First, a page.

Social Commentary

Our False Sense of Freedom

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I’m not the biggest believer in this Emancipation day because I still think we have a long way to go before declaring ourselves a Freed people. Jamaica celebrates its emancipation from Colonial Slavery every year on August 1st. The year was 1838,  on this very day, when our enslaved ancestors tasted freedom for the first time after over 400 years of Slavery. This move was definitely a big step in the right direction for Jamaican people, and an even bigger step in the right direction for Black people. But to what extent are we really free??

The shackles might have been taken off our wrists and ankles, but what about our minds? our dreams, opinions, emotions and ambitions; to what extent are they free??  To me this freedom we think we have is just a fallacy. A political tool that the oppressor uses to maintain their control over slaves by distracting them from rebelling against the State. Historians have noted many times in their literature that the fact that slaves rebelled often, in the most violent ways, was a contributing factor in the Monarch’s final decision to end Slavery in the Caribbean.But Slavery never ended on that day. The oppressor had just found a more cunning way of control by literally giving the slaves what they were fighting for in the first place, which was a false sense of freedom. All they did was take advantage of our then intellectual vulnerability, for us to give up our fight. Probably the most successful reverse psychology ever accomplished.

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So they give us this holiday every year, and use the money that we gave them from our taxes, to celebrate our false sense of freedom. The reality is, most of us still work for this oppressive class. In actuality, most of the owners of Jamaica’s factors of production are descendants of the 21 families that controlled Jamaica in the 19th and 20th century. I’ll resist from listing them in this post to avoid any legal hiccups that may follow, but this is information readily available online that you can research for yourself. The plantations that once were, have now morphed into corporations and where you were once classified as slave, you’re now referred to as a worker.  Whether you’re in the office handling administration or in the streets doing the groundwork,  the fact is the rich are getting richer while the poor are getting poorer. The only way to truly break free from this is to see the reality for what it is, a modernized plantation system.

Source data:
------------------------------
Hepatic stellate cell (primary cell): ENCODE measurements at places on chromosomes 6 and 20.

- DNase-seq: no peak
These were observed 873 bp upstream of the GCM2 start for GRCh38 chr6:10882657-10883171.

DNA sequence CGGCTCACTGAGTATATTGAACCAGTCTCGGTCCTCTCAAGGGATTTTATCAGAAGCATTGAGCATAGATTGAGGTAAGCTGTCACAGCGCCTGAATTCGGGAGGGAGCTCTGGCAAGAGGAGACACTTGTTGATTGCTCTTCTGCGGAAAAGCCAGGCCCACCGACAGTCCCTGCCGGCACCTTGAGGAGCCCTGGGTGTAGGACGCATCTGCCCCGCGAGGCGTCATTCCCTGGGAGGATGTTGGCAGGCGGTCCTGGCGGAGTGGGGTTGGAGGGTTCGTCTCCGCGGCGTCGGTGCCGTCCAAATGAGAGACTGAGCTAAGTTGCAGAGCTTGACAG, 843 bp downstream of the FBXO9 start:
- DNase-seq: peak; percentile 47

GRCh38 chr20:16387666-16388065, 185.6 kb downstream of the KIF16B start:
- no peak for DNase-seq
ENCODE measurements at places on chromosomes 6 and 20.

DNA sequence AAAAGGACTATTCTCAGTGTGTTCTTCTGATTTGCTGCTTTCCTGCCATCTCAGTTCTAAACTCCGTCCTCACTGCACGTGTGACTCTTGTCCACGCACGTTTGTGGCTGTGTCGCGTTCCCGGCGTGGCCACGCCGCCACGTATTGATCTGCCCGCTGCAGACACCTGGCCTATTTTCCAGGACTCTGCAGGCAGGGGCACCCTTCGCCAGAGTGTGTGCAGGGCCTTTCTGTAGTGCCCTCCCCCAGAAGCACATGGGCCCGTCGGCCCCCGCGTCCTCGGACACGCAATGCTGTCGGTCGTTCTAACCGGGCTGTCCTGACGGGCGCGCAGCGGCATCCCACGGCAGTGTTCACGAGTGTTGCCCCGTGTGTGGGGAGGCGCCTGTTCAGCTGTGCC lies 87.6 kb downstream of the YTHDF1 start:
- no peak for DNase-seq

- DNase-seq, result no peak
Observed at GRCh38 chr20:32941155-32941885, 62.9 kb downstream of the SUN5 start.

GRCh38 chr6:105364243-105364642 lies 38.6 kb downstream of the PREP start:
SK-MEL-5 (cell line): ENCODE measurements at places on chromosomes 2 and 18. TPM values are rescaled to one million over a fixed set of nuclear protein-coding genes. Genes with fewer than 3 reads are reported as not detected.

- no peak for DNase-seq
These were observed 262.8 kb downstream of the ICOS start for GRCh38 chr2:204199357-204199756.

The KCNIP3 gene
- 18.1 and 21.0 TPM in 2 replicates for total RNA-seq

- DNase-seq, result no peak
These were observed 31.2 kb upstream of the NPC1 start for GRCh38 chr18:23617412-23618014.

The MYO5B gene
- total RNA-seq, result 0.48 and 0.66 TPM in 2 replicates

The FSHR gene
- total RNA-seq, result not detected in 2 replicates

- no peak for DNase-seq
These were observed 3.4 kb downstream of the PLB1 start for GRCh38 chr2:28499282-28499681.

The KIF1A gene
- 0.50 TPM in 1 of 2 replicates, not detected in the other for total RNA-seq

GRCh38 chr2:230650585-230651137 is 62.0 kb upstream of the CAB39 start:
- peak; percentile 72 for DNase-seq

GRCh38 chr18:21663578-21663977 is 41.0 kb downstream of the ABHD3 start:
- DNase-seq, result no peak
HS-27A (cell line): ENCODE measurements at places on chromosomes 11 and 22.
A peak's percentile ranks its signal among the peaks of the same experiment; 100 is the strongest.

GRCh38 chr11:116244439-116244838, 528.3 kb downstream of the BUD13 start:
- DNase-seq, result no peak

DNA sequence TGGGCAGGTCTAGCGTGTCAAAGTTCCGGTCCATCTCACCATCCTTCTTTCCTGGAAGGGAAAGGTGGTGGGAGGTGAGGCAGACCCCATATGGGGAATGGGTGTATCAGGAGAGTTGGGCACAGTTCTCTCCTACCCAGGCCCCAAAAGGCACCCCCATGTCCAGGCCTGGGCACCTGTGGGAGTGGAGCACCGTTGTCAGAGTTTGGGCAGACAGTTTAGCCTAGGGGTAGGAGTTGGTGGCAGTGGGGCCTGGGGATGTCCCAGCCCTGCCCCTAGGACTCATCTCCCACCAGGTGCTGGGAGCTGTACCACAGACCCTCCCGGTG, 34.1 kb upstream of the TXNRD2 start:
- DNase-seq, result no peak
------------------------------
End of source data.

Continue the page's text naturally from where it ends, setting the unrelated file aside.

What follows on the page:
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Black people will only achieve absolute freedom when they acknowledge this, and scheme a plan to pull down everything. Until the black man starts to think about owning his own plantations , instead of how he’s going to get his skill/degree(s) to go work on a plantation, then he will always be a slave to the system and a fool for thinking an annual holiday on August 1st means that he is free. Entrepreneurship needs to be the next rebellion, for it alone can emancipate the people from this Fallacy known as freedom.

Despite what I’ve revealed just now, we should not refrain from celebrating our emancipation; because technically we were made free on that day, and this we must acknowledge and appreciate. Be grateful to the slaves that fought and died, and the advocates that dedicated their entire lives so you could enjoy this sense of Freedom. But be mindful that we’re a long walk from absolute freedom, and we’ll forever be stagnant in our progress, if we don’t shift our focus to how we can fully emancipate ourselves instead of how we can fully celebrate this false sense of freedom.

 

-G.B

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2 thoughts on “Our False Sense of Freedom

  1. It’s true that “the oppressor” is still there – and always will be, until we actually DO free our minds. That should lead to taking corrective action. By the way this modern plantation exists almost everywhere in the world, and is not unique to Jamaica! Entrepreneurship would certainly be a great way to break free, if the oppressors will let you. A strong and supportive community of entrepreneurs would be even better…

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